everyone has for Mr. West as each person spoke.
The beautiful recorded music of past decades and
the superb live musical interludes by saxophonist Aaron
Bing were marvelous! Mr. Bing's performance was a defi-
nite 'show stopper' and fortunate for us we were able to pur-
chase his latest CD on site.
,And then there was the superb 'Cosby Show' dance
routine performed to James Brown's Papa Don't Take No
Stuff by the West's grandchildren and great grandchildren.
We're told that the song truly typifies Mr. West's persona.
Among the very poignant moments during the birth-
day celebration was a beautifully narrated video of Mr.
West's life from childhood to his Navy days, community,
church and business involvements through the years, the
West's wedding photo, their children, grandchildren and
A grand celebration for a grand patriarch! Happy
85th birthday, Mr. West!

Calendar Notes
The Jacksonville Chapter, Links, Inc. presents its
Annual Walk for Hunger, Saturday, October 29th 9 am
- 11 am inside the Gateway Mall. The donation is $5.00.
Join the Links for a morning of fun and fitness. Enjoy great
music and receive the latest health, beauty and fitness tips
while completing two miles 8 laps inside the Gateway
Mall. For more information, call (904) 877 8156.
The Mayor's Commission on the Status of
Women is seeking nominations of women who made indeli-
ble impressions on the Jacksonville community through
their positive efforts. The commission will select four
women who have made contributions of lasting value to
honor during Women's History Month in March.
The 20th annual breakfast is scheduled for
Wednesday, March 8, 2006, in the UNF University Center
off Kernan Boulevard. The theme of the event is "The Faces
of Women: Celebrating 20 Years of Strength, Courage, Spirit
and Diversity."
Nominations must be faxed by 5 p.m. or post-
marked no later than November 17. For more informa-
tion, please contact Ms. Vanessa Dari Boyer, poster
committee chair, at (904) 355-0000, Ext. 116, or Ms.
Lorrie DeFrank, mayor's liaison to the commission, at
(904) 630-1650.
i!* ** ^

Don't forget to let us kno\\ of your upcoming
events. Contact us at 904 766-8834; E-mail
social ri'@TheFloridaStar.com or \ou may reach me
directlN at imajolk'aol.com, telephone 1904) 285-9777
or fax (904) 285-7008.
See \ou in the paper!



- L0




- ;* % \ *;! 1. .



Season Opens November 19.2005

* i /

Ushering in the New Season
November 39, 25
in Remembrance of the Dreom
Jwouoqy 14. 2006
Pipe Dreams wih Strings
feuoWy 19. 2t6
Let's Dancel
with Martha Graham Dance Company
MorC h,. 2,'06
Sounds of Springl
Apr, .. 2:'f6
Summer Finole
Amelia island Chamber Music Festivol
tune 16, 2006
I99. II:. "'ir


OCTOBER 22, 2005

l1 A i-VT A 4

"lT-2F ASP A

Get Carded Governor Bush Announce Release
Of 2004 FCAT For Fourth, Eighth Grades

Chris Busey (left), a political science major from Deltona, shakes hands with Holly
Gibbs, a journalism major from Key Largo, on the lawn of the Reitz Student Union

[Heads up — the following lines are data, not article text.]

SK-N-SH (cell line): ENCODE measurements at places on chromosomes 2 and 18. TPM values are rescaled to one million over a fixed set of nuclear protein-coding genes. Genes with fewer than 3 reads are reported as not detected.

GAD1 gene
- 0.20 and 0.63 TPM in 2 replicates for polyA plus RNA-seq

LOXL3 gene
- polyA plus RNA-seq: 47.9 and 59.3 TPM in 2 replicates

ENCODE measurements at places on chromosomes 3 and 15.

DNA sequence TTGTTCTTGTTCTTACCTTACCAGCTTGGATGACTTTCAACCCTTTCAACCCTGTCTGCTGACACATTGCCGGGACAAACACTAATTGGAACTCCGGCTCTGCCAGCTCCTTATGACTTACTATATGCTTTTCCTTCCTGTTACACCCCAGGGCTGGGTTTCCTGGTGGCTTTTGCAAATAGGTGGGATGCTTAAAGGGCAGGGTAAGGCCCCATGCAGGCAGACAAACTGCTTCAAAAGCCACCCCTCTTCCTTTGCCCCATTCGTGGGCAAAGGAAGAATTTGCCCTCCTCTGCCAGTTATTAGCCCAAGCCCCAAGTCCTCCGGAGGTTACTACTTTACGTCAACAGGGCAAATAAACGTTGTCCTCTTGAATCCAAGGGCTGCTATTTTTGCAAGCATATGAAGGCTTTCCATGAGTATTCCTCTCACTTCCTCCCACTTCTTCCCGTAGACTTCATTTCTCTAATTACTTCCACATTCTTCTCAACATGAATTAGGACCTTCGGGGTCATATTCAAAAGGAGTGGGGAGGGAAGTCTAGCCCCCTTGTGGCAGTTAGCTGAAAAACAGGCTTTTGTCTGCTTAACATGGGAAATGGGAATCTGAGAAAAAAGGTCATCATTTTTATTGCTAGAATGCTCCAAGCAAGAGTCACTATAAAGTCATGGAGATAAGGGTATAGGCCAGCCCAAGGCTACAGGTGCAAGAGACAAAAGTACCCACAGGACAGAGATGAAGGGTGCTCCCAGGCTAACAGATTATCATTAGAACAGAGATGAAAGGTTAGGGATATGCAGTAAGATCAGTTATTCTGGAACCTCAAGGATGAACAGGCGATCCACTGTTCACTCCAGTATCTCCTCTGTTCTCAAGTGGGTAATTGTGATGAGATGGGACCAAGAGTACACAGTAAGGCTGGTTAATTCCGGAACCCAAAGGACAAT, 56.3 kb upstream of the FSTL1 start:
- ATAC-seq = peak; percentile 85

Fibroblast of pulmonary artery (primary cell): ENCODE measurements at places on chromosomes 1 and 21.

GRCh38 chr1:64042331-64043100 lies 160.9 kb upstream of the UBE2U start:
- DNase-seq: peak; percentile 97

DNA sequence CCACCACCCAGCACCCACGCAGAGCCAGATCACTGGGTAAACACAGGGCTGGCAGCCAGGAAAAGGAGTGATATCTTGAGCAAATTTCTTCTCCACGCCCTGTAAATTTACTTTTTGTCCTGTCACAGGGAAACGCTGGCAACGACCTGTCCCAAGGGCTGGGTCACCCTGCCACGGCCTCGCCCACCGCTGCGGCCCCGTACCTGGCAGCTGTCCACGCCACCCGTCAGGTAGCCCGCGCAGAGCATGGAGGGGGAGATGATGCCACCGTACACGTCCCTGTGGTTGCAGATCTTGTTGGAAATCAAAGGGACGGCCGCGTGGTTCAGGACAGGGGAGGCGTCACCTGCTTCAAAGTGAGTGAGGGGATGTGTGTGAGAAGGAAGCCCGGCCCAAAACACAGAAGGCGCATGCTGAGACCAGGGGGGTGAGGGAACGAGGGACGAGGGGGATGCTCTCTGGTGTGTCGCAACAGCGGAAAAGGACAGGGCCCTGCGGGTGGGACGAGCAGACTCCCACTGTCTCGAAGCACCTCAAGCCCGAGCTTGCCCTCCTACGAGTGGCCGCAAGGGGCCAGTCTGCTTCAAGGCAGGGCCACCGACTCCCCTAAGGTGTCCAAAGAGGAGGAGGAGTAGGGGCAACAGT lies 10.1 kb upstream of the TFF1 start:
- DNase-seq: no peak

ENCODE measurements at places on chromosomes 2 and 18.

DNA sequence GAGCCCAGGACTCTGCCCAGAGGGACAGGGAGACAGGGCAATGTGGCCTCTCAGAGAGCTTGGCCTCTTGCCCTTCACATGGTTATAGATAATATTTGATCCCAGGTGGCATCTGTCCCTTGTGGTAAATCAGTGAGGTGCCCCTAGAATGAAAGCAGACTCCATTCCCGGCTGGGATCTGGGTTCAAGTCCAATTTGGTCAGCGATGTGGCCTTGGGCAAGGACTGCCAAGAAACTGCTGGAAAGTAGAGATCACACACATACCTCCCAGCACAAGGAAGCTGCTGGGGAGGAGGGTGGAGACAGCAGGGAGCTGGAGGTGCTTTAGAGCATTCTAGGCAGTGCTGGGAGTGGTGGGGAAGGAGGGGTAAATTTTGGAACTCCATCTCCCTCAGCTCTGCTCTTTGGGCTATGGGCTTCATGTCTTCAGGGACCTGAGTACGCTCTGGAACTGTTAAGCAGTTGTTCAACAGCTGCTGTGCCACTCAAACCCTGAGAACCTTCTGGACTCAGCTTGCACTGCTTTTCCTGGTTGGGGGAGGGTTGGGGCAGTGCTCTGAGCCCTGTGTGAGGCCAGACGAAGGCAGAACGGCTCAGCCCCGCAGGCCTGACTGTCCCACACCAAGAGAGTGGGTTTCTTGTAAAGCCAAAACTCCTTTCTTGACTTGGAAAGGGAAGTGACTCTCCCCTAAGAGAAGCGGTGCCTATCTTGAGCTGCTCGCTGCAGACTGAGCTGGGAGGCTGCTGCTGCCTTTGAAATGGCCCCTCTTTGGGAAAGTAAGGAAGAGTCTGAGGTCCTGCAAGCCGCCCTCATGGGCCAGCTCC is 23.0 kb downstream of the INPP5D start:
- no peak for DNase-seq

Wednesday. Gibbs and others were promoting www.getcarded.org, a University of
Florida club that tries to get people to sign up as organ donors. (Bob Bird/University of Florida)

Fla.-- "I just can't believe it!
Things are really falling into
place for me," exclaimed
Ereatha C. McCullough, a
recipient of this year's,
Florida Independent College
Fund's (FICF) Degree
Completer II Scholarship
Award. Based in Deland, the
purpose of FICF'S Degree
Completer II Scholarship is
B,>f.-" *>. *ns1Wi^

to offer a monetary award to
deserving students who have
expressed financial need and
are near.completion of earn-
ing a bachelor's degree from
one of Florida's accredited
colleges and universities.
Ereatha McCullough
(right) beams while accept-
ing her FICF Degree
Completer II Scholarship
Award from mentor Roscoe

Warren, Director of
Enrollment Management at
FMU. Ereatha is one of
Florida Memorial's most
noteworthy and motivated
seniors, balancing a major in
Studies/Humanities while
working full-time as a Data
Entry Representative in the
university's Office of
Admissions. "She impresses

Governor Jeb Bush and
Florida Department of
Education Commissioner
John L. Winn announced the
release of the Grades 4 and
8 Florida Comprehensive
Assessment Tests (FCAT).
The reading and mathe-
matics tests were actual
tests taken by students in
2005 and are no longer in
The release of these tests
follows last month's release
of the Grade 10 reading and
mathematics FCAT.
"Releasing the Grade 10
FCAT last month gave stu-
dents and parents further
insight into the test and
today's release of Grade 4
and 8 tests serves to enhance
the educational resources
already available," said
Governor Bush.

me with her unique ability to
multitask with a smile," stat-
ed Mr. Roscoe Warren,
Director of Enrollment
Management. "My co-work-
ers have. nothing but won-
derful things to say about
this young lady and we are
confident in her ability to
succeed in all of her pro-
posed endeavors."
When asked about her
prior college aspirations,
Ereatha is not shy about
admitting that she previous-
ly had "no initial desire to go
to college."
Her lack of interest in
pursuing a college education